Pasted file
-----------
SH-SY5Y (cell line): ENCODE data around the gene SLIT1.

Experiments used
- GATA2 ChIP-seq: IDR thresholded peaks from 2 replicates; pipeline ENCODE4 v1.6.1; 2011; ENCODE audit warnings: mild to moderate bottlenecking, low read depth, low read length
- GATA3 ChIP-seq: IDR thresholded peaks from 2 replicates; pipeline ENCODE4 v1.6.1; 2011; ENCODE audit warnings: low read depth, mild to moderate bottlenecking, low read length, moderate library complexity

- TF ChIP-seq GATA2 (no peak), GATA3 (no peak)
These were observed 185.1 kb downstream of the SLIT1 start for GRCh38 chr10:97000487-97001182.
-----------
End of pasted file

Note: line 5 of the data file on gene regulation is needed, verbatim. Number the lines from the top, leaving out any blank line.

- TF ChIP-seq GATA2 (no peak), GATA3 (no peak)